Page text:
Posted by: Matt | April 9, 2010

Clarity of Purpose

Yesterday I popped a bag of microwave popcorn and timed it so well that I could find only a single kernel of un-popped corn at the bottom of the bowl. This was a personal best for me and when I realized my good fortune in that very small moment I was happy for myself despite its smallness or irrelevance. I was, at that exact moment the world’s best, and perhaps more importantly, the world’s happiest microwave popcorn popper.

After eating my bowl of nearly perfectly popped microwave popcorn I went for a lunch time run. Not a long run, lacking a challenging pace, and over a course which is certainly less than remarkable. Shortly into the run I twisted my right ankle by stepping the wrong way on some mud which had hardened in an unusual fashion after hikers and horse riders had disturbed it while it was wet. My twisted ankle hurt. What was worse was the creeping sensation that maybe I’d just done myself in again. Maybe I’d just hurt my right ankle in such a way that now I’d need to take the next 11 years off. And as the run went on this paranoia built, I became a two footed, self-sufficient, completely-internalized, 12-step program of personal doubts and anxiety. Shit I may have just blown it “running for nothing”!

Eventually I made my way back to my truck and by this time I’d convinced myself that I wasn’t really sure what I was doing or why I might be doing it. I drove home and finished my day’s work, the whole time trying to put a little blush on the constant tinge of pain in my right foot while maintaining a completely false smile on my face.

Today the foot still hurts a bit, but the hot bath and taking it easy have helped. In a while I’m going to jog over to the wine shop and tip a beer or two with some friends. Maybe it’s the anticipation of beer, but I’m now able to deal with my anxiety and yesterday’s run is rose tinted a tad.

I just read a feature article about Scott Jurek in Runner’s World who, according to the article, seems to have fallen into a bit of a slump. I don’t know Scott and I’ve never met him, but, like most everyone else, I’ve read about him and I can say that what I’ve read has inspired me to be a better runner and a better person. I’d like to point out something; every other paragraph of this article seems to indicate Scott is having trouble remembering “how-come” he runs. He’s got the “how-to” down better than anyone else I’ve ever encountered.

Near the end Scott is quoted as saying “‘A lot of people want to see the champion go down,’ he says. ‘You’ve got to have ego to be at the top. I wonder if I have that anymore…’ His voice trails off.”

First, the following message is directed to Scott Jurek, second it’s a reminder to me, and thereafter, if you’re reading this post and it means anything to you you’re welcome to file it however you’d like.

The reason I was encouraged to start running again after my injury, despite the pain, and despite the discomfort was because I read Christopher McDougal’s story Born to Run. When I quit running it was because I had no other choice, that part of my life was quite literally ripped away from me and I had to come to terms with the idea that I should be happy to simply have my left foot. That’s where I eventually found my balance again and anyone who knew me in 1997 is also aware of how much that personal journey hurt and what it ultimately cost. For that matter anyone who loves to run and has ever had to stop understands this sentiment, and from the bottom of that tunnel there isn’t much light visible.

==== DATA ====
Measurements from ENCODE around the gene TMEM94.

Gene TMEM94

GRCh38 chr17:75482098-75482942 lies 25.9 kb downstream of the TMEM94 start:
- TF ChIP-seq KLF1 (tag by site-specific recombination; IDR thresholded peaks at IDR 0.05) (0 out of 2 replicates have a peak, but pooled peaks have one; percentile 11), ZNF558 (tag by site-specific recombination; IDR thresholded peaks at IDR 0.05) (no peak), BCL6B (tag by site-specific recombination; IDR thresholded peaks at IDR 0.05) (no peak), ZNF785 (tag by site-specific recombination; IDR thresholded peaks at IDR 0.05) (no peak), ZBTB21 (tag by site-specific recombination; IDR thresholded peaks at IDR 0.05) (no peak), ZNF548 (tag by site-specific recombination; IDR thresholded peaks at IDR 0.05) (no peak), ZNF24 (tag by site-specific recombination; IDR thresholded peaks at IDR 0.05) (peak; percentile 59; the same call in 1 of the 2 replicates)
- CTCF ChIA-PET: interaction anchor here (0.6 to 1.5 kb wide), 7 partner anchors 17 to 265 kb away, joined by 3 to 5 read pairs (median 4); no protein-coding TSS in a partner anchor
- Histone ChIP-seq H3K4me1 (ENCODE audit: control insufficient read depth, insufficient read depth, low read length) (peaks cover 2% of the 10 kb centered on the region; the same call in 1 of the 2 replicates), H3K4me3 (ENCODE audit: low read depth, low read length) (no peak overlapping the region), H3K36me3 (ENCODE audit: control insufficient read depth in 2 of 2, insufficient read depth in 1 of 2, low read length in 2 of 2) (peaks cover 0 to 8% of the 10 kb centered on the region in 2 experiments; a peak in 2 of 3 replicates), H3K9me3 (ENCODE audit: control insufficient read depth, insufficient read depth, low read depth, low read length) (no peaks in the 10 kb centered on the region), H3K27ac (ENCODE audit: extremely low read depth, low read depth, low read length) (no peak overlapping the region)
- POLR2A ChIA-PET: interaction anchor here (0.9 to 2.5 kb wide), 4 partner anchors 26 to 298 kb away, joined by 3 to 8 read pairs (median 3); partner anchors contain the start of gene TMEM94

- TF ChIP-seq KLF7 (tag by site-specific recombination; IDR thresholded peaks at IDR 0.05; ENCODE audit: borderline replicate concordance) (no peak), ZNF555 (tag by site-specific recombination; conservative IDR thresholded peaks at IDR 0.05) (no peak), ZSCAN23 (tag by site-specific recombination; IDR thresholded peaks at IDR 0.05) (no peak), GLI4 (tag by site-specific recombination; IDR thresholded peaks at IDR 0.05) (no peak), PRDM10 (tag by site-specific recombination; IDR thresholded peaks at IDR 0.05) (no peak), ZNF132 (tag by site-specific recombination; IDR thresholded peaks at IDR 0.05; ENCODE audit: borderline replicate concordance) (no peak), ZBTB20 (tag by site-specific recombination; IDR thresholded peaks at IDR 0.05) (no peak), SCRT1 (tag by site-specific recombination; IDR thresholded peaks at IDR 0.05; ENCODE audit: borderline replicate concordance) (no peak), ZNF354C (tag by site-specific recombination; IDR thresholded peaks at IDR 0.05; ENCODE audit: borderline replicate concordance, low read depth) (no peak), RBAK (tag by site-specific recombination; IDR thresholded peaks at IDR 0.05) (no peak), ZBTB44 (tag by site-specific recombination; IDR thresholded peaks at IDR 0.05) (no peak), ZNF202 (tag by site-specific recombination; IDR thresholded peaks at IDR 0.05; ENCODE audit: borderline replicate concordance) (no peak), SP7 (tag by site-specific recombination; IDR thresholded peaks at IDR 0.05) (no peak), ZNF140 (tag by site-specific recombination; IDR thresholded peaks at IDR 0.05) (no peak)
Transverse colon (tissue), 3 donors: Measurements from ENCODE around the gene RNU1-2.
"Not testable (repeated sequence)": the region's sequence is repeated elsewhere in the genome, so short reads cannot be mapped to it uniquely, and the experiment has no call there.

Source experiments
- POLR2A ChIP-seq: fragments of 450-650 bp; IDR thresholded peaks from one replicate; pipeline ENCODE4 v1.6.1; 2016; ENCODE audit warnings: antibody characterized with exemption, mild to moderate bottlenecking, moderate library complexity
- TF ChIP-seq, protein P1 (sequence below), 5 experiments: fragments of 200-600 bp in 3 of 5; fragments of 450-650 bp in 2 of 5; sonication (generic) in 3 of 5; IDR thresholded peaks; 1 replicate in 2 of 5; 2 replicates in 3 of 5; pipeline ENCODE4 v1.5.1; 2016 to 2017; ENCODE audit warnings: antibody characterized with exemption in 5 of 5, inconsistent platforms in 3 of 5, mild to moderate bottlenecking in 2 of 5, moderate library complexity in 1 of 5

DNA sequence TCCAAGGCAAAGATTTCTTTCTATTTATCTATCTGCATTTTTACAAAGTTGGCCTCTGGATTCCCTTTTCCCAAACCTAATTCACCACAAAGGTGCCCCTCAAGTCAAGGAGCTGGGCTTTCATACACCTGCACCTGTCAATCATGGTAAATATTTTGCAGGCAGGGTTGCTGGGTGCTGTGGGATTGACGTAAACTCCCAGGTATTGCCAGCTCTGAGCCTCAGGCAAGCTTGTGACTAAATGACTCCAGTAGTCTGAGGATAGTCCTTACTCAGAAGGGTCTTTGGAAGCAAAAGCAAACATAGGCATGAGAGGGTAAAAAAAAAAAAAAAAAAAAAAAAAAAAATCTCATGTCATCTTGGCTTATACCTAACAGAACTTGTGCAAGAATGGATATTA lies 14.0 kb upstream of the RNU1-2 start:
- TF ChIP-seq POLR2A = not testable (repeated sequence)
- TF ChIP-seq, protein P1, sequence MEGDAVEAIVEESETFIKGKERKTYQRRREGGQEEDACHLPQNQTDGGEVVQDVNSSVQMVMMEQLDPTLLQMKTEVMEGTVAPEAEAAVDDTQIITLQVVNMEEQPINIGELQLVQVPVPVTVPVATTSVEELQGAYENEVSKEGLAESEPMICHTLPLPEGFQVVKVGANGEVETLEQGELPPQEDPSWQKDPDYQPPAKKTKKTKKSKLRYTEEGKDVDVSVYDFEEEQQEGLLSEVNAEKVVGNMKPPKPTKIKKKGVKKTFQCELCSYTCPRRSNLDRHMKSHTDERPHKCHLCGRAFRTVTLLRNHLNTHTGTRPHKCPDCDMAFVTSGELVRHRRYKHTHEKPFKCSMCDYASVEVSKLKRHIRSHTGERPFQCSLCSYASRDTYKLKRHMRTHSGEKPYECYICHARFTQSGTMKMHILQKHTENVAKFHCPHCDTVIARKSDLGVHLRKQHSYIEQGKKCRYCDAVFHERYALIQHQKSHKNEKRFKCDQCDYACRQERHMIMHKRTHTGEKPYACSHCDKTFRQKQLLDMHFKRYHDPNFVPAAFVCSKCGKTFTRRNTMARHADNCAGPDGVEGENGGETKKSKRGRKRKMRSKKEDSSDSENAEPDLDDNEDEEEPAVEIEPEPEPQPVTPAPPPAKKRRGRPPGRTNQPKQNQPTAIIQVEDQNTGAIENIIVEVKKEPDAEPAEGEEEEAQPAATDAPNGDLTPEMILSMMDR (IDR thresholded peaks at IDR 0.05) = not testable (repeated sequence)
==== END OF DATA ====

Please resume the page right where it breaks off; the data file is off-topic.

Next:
So since the early spring of 2009 I’ve been lucky enough to be able to run again. I’ve been inspired by a number of thoughts one of which is this notion that there’s a guy out there who not only has the “how-to” of running really long distances down, but that he’s got that spark that lets him do it with a smile. That his speed and his unbreakable stamina aren’t something that might separate him from me when I’m good and ready to limp across some distant finish line hours after he’s finished. And probably most importantly that there’s someone else who gets as much joy from running around like a kid in the woods.

Last season those thoughts were present in my mind as I ran longer and further in the Alpine Lakes Wilderness. They’re what got me out on the trail at oh-dark-thirty, kept me from shivering myself sick in freezing temperatures in falling rain, and all while knowing that I had to be back sitting in the office too soon. Maybe I’m reading something into a situation that isn’t there based on a second hand account from a journalist at Runner’s World, but I’m going to give this advice anyway. Here’s what you get from running Mr. Jurek. Joy, you run because it’s what you were made to do and believe me without that you will experience the difference. Stop wondering if someone is going to de-thrown you, if your there for a different reason it will never happen. Complete the course or trail or whatever with a smile and if you possess the fastest time then good for you. But that’s what you get from running, that’s all anyone should get.

Scott no one liked you because you had an ego and, be honest with yourself here, no one will ever love anyone for that. In fact, it’s probably the opposite. Most of us would cheer you on if you came in with times like ours. It’s because you’re probably a really sweet person.

I’m looking forward to reading about Scott’s recent run through the Grand Canyon. He seems like a pretty swell hombre to twitter “Back from depths of #GrandCanyon: 92+ mi, 32hr self-supported #TontoTrail traverse in memory & celebration of my mother’s life. Thanks mom!” Its nuggets like this which inspire me to hope for more and put up with what I’ve got (and that’s still an average 2.875 MPH pace). Which will continue to include my personal best popping microwave popcorn. One kernel? I can die a happy man.

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